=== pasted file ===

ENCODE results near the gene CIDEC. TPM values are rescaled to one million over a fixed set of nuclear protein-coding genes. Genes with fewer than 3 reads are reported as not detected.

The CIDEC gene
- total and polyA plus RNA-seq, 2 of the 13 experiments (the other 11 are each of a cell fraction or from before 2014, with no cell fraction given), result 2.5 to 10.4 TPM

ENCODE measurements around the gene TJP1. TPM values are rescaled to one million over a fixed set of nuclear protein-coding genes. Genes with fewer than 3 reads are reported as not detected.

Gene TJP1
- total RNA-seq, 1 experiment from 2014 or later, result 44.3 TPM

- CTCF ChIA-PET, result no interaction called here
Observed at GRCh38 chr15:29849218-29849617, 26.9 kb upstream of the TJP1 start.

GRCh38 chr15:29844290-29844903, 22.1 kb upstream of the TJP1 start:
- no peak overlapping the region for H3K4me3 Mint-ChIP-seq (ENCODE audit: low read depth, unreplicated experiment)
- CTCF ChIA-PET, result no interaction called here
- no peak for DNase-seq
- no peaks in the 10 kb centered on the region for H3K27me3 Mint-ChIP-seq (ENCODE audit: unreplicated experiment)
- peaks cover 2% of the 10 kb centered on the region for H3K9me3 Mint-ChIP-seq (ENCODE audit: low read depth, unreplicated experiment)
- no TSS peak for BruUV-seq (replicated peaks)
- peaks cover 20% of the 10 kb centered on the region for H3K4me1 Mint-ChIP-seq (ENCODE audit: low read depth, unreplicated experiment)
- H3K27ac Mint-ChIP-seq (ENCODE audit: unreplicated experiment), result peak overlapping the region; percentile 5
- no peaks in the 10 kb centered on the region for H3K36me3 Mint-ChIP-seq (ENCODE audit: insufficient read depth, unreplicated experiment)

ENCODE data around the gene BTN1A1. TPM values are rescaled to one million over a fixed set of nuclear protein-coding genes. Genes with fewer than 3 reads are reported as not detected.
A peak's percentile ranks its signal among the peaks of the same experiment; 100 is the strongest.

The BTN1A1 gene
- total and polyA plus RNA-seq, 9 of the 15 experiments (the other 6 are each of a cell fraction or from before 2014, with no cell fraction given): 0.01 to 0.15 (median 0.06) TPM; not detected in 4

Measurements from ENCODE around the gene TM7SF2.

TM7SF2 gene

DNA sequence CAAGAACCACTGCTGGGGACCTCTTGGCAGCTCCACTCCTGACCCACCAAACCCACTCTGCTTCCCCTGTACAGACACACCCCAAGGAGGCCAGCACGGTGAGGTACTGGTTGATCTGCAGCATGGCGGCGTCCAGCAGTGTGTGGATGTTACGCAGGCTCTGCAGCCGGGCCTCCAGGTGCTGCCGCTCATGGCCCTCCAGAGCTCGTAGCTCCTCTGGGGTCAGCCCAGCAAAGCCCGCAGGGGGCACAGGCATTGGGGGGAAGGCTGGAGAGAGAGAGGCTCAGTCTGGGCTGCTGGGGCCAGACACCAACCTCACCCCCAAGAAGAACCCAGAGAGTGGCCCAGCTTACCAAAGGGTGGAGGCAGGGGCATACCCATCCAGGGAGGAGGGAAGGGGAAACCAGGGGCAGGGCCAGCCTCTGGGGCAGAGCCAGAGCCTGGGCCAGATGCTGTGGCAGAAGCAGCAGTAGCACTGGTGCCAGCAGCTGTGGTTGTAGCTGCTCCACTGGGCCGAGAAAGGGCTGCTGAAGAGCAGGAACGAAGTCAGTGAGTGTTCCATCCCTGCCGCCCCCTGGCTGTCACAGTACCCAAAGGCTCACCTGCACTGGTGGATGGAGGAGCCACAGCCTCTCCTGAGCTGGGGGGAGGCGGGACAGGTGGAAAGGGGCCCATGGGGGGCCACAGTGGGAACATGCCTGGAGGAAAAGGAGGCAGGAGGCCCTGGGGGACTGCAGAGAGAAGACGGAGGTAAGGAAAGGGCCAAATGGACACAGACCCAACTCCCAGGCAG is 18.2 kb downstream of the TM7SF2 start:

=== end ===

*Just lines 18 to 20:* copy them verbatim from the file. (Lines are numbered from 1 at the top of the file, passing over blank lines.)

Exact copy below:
- no peaks in the 10 kb centered on the region for H3K36me3 Mint-ChIP-seq (ENCODE audit: insufficient read depth, unreplicated experiment)

ENCODE data around the gene BTN1A1. TPM values are rescaled to one million over a fixed set of nuclear protein-coding genes. Genes with fewer than 3 reads are reported as not detected.
A peak's percentile ranks its signal among the peaks of the same experiment; 100 is the strongest.